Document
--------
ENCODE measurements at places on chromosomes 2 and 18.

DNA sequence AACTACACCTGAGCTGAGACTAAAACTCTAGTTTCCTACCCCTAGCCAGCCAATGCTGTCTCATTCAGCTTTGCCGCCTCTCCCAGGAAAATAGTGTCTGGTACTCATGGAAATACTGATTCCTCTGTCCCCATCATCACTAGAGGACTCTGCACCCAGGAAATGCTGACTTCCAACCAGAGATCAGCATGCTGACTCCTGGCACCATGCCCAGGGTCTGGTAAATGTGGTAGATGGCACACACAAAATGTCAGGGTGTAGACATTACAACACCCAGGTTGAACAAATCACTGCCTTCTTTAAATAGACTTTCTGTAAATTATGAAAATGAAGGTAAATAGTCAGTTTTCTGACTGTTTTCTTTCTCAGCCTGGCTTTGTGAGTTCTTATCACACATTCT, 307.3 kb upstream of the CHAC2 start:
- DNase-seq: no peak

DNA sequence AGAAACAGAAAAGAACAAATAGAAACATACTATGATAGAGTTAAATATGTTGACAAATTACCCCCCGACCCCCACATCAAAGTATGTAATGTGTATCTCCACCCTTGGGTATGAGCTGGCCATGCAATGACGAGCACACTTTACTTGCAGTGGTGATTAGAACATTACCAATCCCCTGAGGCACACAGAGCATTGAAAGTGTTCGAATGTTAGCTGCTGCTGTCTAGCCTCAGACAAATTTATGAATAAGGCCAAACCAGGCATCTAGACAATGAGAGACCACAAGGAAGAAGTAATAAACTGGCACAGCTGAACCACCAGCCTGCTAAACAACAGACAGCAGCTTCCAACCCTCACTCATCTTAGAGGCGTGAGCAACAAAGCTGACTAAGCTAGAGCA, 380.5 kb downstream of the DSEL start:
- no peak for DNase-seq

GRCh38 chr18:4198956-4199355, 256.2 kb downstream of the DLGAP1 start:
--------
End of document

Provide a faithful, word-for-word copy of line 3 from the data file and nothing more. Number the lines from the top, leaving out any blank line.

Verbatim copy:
- DNase-seq: no peak